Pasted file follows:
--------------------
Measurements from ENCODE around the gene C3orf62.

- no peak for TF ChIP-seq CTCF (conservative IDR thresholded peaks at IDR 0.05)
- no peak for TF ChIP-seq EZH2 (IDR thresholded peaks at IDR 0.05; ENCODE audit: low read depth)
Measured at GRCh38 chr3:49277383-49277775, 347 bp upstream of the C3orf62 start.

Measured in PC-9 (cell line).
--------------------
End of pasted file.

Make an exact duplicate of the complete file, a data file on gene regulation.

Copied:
Measurements from ENCODE around the gene C3orf62.

- no peak for TF ChIP-seq CTCF (conservative IDR thresholded peaks at IDR 0.05)
- no peak for TF ChIP-seq EZH2 (IDR thresholded peaks at IDR 0.05; ENCODE audit: low read depth)
Measured at GRCh38 chr3:49277383-49277775, 347 bp upstream of the C3orf62 start.

Measured in PC-9 (cell line).